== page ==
Your relationship with your bankruptcy lawyer is just that, a relationship. Like any other relationship, there are things you can do to strain it.
Lawyers in all areas of law discuss problem clients. It happens at lunch, in bars, and at gatherings of all sorts. The horror stories. The “you can’t believe this” tale of woe recapped about the problem client.
The best stories invariably come from the family law attorneys who plow in fields filled of hatred, personality disorders, and general self-centered craziness. And of course the criminal defense bar has, by nature, an interesting clientele.
But I’ve seen some odd and frustrating things as a bankruptcy lawyer as well. And I thought I’d bare my soul and share the things that trouble me with some–thankfully only a few–bankruptcy clients.
1. You’re lazy. I don’t know how else to say it. You come to me with a mess. Debts and debts and more debts. We ask you for things like a few months bank statements, a couple of years tax returns, pay stubs, and so on. And it’s like asking for a kidney. Only, it’s not a kidney, only the kind of records that should be easy to assemble, even if you didn’t keep them. But you just can’t muster the energy to get those documents.
One client recently announced–after his financial circumstances had radically changed over the last few months–that he was paying me to obtain his pay stubs and was too busy to get them himself. (No, I’m not making this up.) This was a new one and an especially interesting statement given the fact that the client hadn’t actually paid me anything at that point.
To be clear: No, it’s not my responsibility to get your bank statements, tax returns, or other documents. It’s my responsibility to represent you after you provide those documents to me. I’m not going to look through your drawers or file cabinet, call your CPA for copies of tax returns, or contact your payroll department. It’s your responsibility. The relatively small amount you pay me to help you rid yourself of the huge amount of debt you’ve amassed just doesn’t cover me taking on the roll of your mother. Ask her to do it if you want to.
2. You’re non-responsive. There are times–lots of them–where we need answers to basic questions, a client’s input, or a document signed. Sometimes the answer is “14” or “in May, 2013” or the client must sign something we’ve worked on for an hour or two. Just sign it and respond to me. That’s all I need!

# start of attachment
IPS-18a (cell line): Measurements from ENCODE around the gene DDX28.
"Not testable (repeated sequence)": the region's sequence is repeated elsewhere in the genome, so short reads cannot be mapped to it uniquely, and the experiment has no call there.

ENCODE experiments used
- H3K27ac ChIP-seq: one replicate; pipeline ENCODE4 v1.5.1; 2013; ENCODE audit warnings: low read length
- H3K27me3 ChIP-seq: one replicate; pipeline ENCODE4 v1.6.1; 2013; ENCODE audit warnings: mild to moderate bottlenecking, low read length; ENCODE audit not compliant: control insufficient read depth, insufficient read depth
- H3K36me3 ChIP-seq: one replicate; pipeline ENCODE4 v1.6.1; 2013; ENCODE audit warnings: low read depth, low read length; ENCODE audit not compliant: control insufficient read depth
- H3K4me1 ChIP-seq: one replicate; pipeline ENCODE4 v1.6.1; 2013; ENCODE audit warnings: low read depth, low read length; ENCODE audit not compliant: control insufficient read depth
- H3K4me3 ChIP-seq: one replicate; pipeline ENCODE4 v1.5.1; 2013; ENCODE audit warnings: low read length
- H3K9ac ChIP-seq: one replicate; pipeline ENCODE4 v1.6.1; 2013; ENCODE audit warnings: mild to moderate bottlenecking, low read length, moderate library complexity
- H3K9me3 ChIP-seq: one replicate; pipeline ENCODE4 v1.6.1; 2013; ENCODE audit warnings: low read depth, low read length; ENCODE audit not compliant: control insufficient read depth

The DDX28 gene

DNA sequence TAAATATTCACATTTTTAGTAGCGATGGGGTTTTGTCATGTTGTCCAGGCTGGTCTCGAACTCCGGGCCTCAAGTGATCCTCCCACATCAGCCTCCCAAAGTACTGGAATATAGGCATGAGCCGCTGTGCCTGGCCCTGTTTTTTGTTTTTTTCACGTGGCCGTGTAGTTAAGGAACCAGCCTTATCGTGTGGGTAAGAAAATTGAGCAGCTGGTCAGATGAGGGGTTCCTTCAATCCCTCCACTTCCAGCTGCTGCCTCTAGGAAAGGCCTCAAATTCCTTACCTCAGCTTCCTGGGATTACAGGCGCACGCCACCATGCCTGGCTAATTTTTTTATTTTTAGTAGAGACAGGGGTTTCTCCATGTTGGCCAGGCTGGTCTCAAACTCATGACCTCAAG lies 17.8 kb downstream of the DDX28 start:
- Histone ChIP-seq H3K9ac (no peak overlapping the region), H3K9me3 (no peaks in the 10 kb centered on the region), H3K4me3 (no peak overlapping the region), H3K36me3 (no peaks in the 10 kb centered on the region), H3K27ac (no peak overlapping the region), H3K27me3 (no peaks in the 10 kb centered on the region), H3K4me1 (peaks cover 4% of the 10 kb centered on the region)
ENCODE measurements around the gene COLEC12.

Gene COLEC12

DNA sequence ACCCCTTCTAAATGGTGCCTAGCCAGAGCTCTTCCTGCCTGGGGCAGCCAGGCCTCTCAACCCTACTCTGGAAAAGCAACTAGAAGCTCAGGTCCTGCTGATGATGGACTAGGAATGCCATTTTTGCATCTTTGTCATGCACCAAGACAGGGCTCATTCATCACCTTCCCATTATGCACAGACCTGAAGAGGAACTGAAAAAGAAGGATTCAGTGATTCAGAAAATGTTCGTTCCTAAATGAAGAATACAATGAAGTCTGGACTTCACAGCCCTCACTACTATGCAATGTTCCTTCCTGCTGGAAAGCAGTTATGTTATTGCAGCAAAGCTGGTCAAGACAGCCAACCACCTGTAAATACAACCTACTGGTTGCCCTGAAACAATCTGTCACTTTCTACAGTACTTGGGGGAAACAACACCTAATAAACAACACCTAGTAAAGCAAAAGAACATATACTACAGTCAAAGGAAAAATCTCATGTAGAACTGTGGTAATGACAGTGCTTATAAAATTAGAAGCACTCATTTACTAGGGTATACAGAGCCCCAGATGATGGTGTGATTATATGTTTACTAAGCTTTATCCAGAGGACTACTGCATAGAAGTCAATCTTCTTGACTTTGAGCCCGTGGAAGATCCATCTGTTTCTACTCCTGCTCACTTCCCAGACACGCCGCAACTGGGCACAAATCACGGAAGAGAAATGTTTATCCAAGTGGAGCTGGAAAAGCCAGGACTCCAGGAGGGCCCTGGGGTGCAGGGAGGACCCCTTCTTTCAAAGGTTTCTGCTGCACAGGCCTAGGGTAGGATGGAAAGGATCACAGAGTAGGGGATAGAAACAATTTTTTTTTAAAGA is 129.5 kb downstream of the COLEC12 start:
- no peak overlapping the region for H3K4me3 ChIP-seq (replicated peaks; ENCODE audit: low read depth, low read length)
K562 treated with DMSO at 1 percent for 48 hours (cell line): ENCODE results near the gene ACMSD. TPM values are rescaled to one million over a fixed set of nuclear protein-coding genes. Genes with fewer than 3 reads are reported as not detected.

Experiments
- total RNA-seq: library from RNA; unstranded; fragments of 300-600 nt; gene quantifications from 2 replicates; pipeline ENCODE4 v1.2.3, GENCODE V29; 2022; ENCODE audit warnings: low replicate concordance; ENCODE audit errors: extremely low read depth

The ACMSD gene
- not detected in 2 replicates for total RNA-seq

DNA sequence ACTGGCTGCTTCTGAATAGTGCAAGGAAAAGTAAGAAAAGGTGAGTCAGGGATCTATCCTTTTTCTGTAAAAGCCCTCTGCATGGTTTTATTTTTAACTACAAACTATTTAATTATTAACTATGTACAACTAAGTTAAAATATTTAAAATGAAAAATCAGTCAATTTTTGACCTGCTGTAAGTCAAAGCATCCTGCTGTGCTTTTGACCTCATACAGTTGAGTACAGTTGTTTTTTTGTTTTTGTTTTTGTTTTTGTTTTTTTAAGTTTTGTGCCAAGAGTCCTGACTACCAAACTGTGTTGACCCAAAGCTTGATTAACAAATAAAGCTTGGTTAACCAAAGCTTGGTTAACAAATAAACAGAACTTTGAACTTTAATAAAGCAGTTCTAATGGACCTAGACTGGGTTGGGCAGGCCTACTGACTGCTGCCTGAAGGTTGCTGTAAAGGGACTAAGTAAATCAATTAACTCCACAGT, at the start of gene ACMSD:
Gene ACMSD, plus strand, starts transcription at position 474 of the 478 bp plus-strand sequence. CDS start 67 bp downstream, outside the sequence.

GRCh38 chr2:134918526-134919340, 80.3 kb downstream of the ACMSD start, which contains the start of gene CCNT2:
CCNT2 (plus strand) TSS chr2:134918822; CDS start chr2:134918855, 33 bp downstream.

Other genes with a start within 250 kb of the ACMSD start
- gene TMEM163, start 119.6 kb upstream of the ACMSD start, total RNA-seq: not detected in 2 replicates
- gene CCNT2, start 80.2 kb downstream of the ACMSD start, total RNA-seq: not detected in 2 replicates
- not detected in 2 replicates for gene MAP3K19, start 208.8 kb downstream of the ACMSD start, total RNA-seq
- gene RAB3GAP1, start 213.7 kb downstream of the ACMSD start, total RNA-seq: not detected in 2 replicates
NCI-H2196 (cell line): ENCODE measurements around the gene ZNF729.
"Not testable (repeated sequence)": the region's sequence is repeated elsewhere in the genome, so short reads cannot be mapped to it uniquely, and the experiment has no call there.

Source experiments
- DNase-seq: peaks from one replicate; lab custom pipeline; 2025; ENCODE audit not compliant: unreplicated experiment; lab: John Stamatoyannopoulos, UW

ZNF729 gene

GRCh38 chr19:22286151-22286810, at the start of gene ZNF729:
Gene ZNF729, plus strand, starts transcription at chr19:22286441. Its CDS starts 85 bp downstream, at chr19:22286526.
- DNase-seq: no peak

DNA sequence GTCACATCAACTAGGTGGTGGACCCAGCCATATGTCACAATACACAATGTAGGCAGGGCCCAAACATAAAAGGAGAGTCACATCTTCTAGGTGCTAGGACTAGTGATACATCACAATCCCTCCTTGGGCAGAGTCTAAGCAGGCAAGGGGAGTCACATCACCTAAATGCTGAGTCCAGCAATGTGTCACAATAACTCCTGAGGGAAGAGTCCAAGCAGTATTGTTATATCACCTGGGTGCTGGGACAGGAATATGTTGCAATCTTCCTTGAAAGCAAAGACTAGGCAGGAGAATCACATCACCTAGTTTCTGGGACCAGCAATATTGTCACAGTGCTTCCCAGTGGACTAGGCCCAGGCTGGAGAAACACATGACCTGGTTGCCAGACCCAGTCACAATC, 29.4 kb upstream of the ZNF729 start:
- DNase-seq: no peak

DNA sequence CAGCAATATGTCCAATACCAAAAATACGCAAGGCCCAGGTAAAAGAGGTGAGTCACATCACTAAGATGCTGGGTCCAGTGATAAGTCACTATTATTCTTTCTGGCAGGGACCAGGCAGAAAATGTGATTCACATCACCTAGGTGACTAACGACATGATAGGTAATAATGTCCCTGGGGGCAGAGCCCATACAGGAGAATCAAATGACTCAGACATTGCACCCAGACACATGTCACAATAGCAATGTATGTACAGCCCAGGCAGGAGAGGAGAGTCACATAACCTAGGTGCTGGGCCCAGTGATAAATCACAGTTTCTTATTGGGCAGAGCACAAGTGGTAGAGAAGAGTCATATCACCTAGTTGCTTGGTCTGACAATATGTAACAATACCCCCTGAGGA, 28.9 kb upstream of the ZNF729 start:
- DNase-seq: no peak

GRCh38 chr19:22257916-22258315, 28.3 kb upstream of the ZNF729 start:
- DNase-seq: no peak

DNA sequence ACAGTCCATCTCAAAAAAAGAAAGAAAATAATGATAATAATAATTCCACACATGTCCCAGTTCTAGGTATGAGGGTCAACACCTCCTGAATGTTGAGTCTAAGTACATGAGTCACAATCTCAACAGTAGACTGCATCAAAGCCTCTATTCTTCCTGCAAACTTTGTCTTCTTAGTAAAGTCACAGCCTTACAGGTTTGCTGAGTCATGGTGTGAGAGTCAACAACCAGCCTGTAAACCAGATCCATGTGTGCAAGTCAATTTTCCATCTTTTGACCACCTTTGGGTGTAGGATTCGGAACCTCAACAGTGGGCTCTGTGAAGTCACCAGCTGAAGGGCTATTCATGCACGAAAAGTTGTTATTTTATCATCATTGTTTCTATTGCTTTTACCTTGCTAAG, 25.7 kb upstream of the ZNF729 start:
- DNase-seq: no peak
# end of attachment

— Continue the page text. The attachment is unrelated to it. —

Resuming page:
We email you. We call. We go to what I call “DEFCON 4 nag mode,” and I sic one of my paralegals on you. Every once in a while, we drive to your house and tape an envelope to your door. (Yes, we recently did this in a case.) Still, no response. Just so you know, this drives us nuts.
You have one case in the world going on. Pay attention to it. Respond!
3. You’re running your own program. I give each client a list containing numerous things not to do during the bankruptcy process. Don’t borrow more money. Don’t sell or transfer property. Don’t pay relatives back. Lots of don’ts.
But you do them anyway. Then you wonder why your case takes a turn for that cliff.
4. You don’t carefully review documents. We schedule two hours for your signing appointment. We tell you to make sure everything is accurate–all debts listed, all assets listed, accurate values, expenses stated correctly, among many other things. You then tell me it’s all correct after really not paying much attention to these important documents that are, by the way, filed in federal court under penalty of perjury. You then answer differently when the trustee asks you the same question I’ve asked either orally or in writing several times. Ugh.
In one case after having hours (and hours and hours) of time to review the income and expense schedules, a client forgot about a substantial amount of income–until the trustee asked about all monthly income. How is that? How can that happen?
If you file anything under penalty of perjury in any court make sure it’s accurate.
5. You lie to me or fail to tell me things you know you should disclose. This is a close cousin to #3 (“Running your own program”). Essentially, you start giving yourself legal advice. You figure if you don’t tell me it (whatever “it” is), it won’t be a problem. Well, it will be.
Most things clients perceive as problems can legally and ethically be “fixed” if you just tell your lawyer. To take an example, if you transferred property to dad to hide from your creditors, we can just have dad transfer it back, disclose the transfer, and claim an exemption in the property. In many cases, the allowable exemption far exceeds the equity. Problem solved.
Don’t lie to your lawyer, and don’t hide things from your lawyer!
The point in all this is that I’m not telling you this because I don’t like you or don’t want to help you. I’m telling you this because having a positive relationship with your bankruptcy lawyer will help you avoid problems and get the utmost benefit out of the bankruptcy process.
As someone once said, “help me help you!”